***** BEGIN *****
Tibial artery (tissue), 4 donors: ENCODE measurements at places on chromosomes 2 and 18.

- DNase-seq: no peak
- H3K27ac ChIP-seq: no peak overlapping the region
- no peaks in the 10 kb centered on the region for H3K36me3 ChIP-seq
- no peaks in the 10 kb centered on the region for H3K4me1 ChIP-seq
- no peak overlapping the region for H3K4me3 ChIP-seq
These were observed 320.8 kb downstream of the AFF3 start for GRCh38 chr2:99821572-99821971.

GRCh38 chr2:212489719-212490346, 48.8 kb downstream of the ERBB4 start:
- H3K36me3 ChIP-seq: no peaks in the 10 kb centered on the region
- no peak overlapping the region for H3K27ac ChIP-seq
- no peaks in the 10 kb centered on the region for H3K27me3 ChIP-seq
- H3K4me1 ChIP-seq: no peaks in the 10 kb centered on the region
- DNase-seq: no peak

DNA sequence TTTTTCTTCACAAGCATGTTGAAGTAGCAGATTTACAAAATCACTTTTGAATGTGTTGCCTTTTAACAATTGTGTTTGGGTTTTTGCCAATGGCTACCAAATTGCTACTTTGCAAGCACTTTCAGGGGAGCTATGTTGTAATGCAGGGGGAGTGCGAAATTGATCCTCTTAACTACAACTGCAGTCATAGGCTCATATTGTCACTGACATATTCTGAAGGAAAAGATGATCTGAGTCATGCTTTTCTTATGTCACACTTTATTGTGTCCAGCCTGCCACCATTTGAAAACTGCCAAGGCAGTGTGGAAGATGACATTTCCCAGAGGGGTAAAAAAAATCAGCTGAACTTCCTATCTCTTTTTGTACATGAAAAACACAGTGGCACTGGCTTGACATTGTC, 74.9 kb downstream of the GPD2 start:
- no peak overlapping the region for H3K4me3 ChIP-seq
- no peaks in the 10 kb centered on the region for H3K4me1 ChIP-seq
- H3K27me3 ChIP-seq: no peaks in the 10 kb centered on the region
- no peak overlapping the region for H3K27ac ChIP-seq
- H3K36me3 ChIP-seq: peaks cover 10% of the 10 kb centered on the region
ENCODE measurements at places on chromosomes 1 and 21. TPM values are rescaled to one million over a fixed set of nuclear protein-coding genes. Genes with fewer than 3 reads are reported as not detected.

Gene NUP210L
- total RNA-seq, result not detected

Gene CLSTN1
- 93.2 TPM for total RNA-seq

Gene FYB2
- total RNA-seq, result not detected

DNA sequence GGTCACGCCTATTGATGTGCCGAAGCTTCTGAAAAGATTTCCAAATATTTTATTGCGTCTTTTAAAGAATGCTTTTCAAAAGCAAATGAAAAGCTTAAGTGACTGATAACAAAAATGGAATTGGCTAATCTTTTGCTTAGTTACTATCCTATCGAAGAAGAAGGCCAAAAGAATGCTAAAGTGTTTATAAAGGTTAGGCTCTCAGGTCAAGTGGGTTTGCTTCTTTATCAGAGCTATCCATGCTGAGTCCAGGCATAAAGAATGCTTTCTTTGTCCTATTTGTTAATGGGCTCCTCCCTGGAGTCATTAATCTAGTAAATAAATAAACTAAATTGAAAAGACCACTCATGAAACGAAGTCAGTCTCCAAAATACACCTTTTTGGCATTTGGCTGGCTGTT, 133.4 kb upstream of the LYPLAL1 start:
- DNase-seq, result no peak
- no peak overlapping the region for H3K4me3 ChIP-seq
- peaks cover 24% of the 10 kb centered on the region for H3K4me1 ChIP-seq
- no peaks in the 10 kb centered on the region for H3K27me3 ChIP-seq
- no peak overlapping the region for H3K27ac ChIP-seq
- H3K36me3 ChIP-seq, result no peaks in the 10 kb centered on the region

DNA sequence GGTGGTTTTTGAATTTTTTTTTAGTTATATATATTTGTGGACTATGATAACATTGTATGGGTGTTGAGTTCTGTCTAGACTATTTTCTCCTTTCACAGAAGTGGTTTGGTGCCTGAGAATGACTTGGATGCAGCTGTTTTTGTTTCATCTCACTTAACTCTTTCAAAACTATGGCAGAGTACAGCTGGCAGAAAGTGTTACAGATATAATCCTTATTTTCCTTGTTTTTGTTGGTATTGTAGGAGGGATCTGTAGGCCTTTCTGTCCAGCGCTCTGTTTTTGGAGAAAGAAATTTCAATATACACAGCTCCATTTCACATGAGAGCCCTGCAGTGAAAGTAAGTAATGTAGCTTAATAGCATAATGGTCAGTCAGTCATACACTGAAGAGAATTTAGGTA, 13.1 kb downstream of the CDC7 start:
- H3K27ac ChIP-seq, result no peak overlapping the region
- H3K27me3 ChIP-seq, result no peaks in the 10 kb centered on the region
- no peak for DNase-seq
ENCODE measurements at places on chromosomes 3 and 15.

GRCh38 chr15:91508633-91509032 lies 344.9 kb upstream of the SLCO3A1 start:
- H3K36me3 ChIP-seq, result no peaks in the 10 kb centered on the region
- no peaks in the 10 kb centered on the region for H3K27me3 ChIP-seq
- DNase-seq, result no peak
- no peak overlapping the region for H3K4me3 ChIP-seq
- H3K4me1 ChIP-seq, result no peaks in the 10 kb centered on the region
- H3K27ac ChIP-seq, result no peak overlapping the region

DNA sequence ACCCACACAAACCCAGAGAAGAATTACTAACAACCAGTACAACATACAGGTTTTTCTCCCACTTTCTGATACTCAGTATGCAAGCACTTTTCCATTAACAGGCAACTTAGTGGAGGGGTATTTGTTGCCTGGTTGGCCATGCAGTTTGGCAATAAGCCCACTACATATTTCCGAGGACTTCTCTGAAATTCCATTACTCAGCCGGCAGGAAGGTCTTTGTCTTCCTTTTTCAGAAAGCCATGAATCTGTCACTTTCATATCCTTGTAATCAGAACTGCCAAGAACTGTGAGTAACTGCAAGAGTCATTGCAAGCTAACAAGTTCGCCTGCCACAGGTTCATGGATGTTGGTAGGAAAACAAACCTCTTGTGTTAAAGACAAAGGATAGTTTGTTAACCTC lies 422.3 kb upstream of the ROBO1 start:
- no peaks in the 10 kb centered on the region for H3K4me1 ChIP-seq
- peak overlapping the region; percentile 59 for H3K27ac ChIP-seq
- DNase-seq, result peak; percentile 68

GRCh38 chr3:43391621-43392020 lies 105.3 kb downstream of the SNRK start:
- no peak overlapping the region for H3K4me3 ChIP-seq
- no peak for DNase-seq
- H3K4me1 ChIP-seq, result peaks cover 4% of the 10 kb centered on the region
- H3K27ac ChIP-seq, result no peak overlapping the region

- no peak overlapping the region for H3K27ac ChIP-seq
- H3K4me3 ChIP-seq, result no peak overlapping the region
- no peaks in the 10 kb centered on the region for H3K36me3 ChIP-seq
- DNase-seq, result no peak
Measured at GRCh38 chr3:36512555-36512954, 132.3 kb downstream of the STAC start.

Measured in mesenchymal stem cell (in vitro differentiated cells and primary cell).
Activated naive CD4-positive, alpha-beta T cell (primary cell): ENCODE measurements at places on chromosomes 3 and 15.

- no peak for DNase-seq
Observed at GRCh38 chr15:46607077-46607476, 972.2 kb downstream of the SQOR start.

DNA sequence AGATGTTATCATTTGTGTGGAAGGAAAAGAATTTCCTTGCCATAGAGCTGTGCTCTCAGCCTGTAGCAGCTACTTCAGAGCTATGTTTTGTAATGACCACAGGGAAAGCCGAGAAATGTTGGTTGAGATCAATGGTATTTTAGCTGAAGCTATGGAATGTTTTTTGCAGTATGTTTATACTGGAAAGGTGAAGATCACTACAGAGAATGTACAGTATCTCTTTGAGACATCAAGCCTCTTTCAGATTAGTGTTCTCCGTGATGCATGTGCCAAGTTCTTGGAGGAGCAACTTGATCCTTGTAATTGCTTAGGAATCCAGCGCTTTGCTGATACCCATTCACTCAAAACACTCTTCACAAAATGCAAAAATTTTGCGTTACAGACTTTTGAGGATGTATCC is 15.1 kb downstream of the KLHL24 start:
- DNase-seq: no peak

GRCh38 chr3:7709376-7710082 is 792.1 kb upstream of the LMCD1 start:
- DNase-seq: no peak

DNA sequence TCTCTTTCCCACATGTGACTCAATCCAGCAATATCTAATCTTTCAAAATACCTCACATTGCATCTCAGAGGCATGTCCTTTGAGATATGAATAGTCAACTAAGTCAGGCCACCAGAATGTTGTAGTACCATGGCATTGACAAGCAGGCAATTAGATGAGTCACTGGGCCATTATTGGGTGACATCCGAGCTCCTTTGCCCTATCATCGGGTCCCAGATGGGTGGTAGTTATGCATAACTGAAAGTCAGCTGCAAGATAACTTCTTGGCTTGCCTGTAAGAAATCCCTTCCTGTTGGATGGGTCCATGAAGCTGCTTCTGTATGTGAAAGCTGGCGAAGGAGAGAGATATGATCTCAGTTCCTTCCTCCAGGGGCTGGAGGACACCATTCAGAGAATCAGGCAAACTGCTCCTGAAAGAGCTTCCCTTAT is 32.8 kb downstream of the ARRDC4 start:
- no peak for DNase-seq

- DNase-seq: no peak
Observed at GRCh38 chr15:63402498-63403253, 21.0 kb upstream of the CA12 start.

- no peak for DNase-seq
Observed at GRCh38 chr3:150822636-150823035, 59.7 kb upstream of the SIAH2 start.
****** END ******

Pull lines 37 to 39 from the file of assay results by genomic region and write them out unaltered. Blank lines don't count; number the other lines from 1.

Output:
- no peak for DNase-seq
ENCODE measurements at places on chromosomes 3 and 15.

GRCh38 chr15:91508633-91509032 lies 344.9 kb upstream of the SLCO3A1 start: